ENTERTAINMENT NEWS - Some actors have dived so deeply into their roles that they have become unrecognisable.
Acting is tough at the best of times. Between inhabiting the headspace of a stranger, adopting mannerisms and speech patterns and burying your own identity as deep as possible, the career of a thespian can take a toll on mind and body. However, there are instance where actors have dived so deeply into their roles that they have become unrecognisable in both their physical appearance and the character they project.
Here are some of the best examples of this sort of commitment to the craft:
Bale has changed his bodyweight and appearance for so many films, that really he could have a listicle about this subject all to himself at this stage. Over the years he’s appeared as an emaciated insomniac (The Machinist), a whip-thin crack addict (for his Oscar-winning turn in The Fighter), an overweight conman with a sizable paunch (American Hustle) and, well, Batman (Nolan’s trilogy) in which he looked like he could bench-press a car.
Both his ripped physique and hairline have gone for his latest role as Dick Cheney in Vice, making him look uncannily like the former US VP.
Locally-born Hollywood A-lister Charlize Theron is as well known for her beauty as she is for her acting chops, so fans were rather shocked by her appearance in the serial-killer biopic, Monster.
To play Aileen Wournos, a former prostitute who was put to death in Florida for the murder of six men, Theron shaved her eyebrows, used prosthetic teeth and gained 14kgs. She underwent a complete transformation and that, coupled with her epic performance as Wournos, netted her the Oscar for Best Actress at the next year’s Academy Award.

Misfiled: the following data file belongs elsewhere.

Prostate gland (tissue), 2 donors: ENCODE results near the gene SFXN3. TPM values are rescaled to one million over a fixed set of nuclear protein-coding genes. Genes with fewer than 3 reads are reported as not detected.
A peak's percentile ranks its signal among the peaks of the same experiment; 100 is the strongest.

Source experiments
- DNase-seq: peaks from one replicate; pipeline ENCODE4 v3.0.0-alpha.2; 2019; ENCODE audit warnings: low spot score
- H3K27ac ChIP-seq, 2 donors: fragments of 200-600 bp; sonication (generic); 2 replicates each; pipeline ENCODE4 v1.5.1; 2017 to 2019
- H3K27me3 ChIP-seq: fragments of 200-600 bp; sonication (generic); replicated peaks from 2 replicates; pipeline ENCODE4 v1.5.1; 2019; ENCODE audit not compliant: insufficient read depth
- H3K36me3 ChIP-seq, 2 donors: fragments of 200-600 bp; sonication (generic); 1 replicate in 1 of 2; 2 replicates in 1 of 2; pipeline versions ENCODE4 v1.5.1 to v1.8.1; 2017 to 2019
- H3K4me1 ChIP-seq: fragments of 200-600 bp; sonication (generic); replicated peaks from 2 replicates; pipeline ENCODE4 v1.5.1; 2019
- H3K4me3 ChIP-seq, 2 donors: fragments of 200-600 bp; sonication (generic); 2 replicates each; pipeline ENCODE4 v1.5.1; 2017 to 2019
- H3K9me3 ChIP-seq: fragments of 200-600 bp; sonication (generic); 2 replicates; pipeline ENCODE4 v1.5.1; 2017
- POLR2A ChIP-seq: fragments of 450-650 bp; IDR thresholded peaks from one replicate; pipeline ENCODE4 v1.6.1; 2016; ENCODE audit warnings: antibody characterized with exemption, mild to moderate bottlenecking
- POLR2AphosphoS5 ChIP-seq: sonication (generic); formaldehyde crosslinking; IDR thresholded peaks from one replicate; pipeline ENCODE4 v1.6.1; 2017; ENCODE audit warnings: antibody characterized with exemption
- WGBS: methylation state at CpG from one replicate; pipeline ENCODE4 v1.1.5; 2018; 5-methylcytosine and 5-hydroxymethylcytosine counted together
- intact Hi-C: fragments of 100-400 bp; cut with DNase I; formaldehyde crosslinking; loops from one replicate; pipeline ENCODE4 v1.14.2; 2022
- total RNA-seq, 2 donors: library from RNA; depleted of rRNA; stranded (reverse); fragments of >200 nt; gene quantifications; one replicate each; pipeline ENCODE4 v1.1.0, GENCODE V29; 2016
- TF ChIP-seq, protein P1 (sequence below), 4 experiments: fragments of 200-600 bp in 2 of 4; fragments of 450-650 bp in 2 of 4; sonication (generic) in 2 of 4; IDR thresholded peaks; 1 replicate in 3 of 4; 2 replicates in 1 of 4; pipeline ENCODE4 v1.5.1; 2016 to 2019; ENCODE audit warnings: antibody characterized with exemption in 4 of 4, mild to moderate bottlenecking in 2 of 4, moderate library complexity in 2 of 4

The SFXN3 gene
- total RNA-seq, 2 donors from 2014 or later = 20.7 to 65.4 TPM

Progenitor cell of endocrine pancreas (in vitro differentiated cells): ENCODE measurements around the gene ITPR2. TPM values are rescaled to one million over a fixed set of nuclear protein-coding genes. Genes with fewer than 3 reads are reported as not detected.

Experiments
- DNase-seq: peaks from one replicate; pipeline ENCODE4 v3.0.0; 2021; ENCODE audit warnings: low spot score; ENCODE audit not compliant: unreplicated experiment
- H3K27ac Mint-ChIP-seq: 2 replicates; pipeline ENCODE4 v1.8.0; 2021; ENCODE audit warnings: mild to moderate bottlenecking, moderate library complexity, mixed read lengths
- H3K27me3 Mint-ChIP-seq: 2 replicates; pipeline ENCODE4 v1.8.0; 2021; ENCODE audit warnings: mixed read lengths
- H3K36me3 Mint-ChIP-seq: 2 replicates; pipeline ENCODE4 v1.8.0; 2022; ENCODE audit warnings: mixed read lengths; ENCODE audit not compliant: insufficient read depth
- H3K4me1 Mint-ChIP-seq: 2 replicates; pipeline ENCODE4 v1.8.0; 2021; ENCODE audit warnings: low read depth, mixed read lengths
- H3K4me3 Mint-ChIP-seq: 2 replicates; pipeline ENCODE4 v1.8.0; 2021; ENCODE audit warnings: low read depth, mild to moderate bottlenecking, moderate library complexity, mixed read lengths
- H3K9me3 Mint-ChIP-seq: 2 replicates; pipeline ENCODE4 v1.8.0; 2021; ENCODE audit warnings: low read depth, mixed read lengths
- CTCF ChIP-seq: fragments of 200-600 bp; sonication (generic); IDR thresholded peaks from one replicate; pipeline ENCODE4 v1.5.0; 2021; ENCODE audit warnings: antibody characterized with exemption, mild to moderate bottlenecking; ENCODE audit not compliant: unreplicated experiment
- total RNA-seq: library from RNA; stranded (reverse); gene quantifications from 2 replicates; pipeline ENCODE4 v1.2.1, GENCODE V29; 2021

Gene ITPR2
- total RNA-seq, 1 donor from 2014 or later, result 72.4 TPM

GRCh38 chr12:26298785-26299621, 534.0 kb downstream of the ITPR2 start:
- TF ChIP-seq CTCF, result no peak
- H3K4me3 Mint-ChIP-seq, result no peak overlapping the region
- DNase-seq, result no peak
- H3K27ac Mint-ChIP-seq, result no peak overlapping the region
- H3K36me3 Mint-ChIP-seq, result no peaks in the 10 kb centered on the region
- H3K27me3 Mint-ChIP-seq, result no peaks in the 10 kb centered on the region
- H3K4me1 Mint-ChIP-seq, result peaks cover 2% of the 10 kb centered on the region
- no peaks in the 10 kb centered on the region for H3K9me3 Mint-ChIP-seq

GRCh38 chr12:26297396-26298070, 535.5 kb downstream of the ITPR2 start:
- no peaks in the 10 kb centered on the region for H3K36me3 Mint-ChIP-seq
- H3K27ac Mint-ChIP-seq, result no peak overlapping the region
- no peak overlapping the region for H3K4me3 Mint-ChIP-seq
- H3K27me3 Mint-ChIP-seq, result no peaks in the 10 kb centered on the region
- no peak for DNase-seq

Oldman has always had a reputation as something of a chameleon. The British actor has appeared in roles as diverse a dreadlocked pimp who thinks he’s black (True Romance), a balding Republican senator (The Contender), one of history’s most iconic assassins (JFK) and even a wheel chairbound madman with half a face (Hannibal).
But all of these transformations pale in comparison to his Oscar-winning turn as Winston Churchill in Darkest Hour. Hunched, covered partially in aging skin prosthetics and puffing on cigars, Oldman is a dead-ringer for the UK’s wartime leader. In fact, the costume and make-up department were told to dial back their efforts, so some semblance of Oldman was still vaguely recognisable on film.
Jared Leto is easily one of the prettiest boys in Hollywood and for the longest time that worked against him as casting directors usually slotted him into films as eye-candy. This all changed when he took on the role of Mark David Chapman, the man who killed John Lennon in 1980 in New York, in the movie Chapter 27.
Leto put on 30kgs of extra body fat for the role, reportedly drinking pints of ice cream mixed with soya sauce and olive oil every night. The actor’s abrupt weight gain gave him gout and he had to use a wheelchair onset. The lengths some will go to for respect for their craft astound us.
Matthew McConaughey is probably the closest thing that Hollywood has these days to this generation’s Harrison Ford. With his goofy grin, effortless charm and swoon-worthy physique, the man is as at home in a rom-com as he is in an action movie as he is in dramas that run the gamut from heartfelt (Mud) to dark as hell (Killer Joe).
For The Dallas Buyer’s Club, though, McConaughey threw out not only his trademark charm, but most of his bodyweight. Playing a spikey and mostly selfish AIDS sufferer, Ron Woodroof, McConaughey lost 20kgs for the role and looks more an more gaunt throughout the film, even though his character softens as time goes on.